Nature Needs More Social Innovation Heroes Like Timberland

It has been three years since the destructive earthquake struck the island of Haiti.  During this time, Timberland’s social innovation efforts have helped plant 2.2 million trees in the rural area surrounding Gonaives, providing food, fuel and shelter. Timberland has teamed up with the Small Farmers Alliance, a local not-for-profit and non-government organisation (NGO), in a partnership that highlights Timberland’s commitment to Earthkeeping – the philosophy that guides this company in everything it does, which is simple, straightforward, common sense and doing things that enable it to be good stewards of the earth.

In 2010, Timberland teamed up with representatives from the Smallholder Farmers Alliance to create a self-sustaining agroforestry social innovation model that would help agricultural improvement, restore the local environment and support economic growth for the participating farmers through the development of eight community tree nurseries and agricultural training centres. To meet its ‘tree commitment’ Timberland needs to plant five million trees in a five-year period, so an additional one million trees will be planted this year as well as in 2014 and 2015.

The project will help improve the environmental, economic and social conditions in the Gonaives region. Margaret Morey-Reuner, Timberland’s Senior Manager of Values Marketing, says, “When this program began, our vision was to create a model that could be self-financing within a reasonable amount of time and would generate positive social, environmental and economic impact. The great results achieved so far are a testament to the camaraderie, hard work and independence of these farmers as well as to this private sector, NGO and community stakeholder collaboration.”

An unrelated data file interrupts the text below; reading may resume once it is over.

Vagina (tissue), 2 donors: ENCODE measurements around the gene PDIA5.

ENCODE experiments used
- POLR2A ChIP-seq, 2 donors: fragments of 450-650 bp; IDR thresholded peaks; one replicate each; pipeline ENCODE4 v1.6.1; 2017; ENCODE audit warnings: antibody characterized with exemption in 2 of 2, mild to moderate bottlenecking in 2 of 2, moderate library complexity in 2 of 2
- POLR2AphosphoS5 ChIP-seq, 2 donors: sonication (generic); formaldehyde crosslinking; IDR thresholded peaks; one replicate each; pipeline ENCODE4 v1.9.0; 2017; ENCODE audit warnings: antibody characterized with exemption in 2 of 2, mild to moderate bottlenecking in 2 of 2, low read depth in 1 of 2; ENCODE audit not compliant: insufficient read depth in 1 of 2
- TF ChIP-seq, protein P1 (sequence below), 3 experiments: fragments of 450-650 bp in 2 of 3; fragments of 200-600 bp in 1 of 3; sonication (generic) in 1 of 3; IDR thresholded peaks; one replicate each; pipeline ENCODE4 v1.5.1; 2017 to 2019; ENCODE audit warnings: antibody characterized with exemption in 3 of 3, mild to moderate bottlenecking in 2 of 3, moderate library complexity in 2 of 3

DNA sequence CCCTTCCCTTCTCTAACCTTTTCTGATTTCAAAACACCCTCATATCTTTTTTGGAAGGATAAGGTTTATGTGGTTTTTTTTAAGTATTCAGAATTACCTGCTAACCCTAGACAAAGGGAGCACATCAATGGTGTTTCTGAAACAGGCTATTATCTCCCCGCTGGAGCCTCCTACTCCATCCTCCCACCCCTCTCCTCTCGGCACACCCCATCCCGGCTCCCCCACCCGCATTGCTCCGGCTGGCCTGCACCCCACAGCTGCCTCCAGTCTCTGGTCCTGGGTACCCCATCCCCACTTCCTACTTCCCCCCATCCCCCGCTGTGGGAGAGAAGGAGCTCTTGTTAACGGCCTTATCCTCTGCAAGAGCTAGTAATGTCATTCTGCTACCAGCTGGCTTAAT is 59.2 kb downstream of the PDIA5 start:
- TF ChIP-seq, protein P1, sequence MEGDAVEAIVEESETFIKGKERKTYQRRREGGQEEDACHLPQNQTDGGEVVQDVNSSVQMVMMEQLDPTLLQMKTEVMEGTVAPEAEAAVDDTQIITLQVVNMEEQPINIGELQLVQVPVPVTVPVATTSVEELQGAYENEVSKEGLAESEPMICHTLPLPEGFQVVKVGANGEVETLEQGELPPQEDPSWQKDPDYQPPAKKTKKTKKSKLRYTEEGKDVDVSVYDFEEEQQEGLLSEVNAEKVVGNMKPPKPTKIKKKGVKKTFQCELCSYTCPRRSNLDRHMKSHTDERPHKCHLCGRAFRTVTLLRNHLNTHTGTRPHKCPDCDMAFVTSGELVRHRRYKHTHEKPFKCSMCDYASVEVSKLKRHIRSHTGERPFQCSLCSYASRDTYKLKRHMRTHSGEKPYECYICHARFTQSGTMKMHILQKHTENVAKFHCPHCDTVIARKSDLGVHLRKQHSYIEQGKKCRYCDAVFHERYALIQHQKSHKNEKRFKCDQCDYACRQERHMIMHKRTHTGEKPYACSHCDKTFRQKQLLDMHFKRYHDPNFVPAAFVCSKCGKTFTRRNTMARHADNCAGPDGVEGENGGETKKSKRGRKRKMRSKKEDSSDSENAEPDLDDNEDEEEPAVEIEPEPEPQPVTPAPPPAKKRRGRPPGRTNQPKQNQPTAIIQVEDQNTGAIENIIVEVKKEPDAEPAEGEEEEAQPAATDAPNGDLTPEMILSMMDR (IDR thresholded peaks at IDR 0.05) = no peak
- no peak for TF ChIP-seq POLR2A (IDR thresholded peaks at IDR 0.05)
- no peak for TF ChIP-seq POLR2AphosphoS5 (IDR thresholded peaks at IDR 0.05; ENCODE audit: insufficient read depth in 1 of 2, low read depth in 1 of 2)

The Smallholder Farmers Alliance engaged a group of 2,000 small-scale farmers in the rural area near Gonaives, Haiti, and transformed the group into a for-profit agroforestry cooperative. After just three years of investment, the cooperative continues as a farmer-managed, self-financed operation. This social innovation in “exit strategy aid,” which sets a time limit on external funding, tackles a key challenge faced by corporate organisations when getting involved in sustainability or disaster relief projects on the ground in developing nations.

The farmers volunteer their time to manage the tree nurseries and plant trees in return for agricultural services that result in increased crop yields of between 40 and 50 per cent! Farmers sell their crops individually, but the cooperative supports them. Timberland continues to be the principle sponsor of the Smallholder Farmers Alliance. The 2.5 million trees Timberland has planted so far will help to prevent desertification, increase yields of farm crops, and reduce the effects of droughts and green communities.

Photo Credit: Small Holder Farmers Alliance Website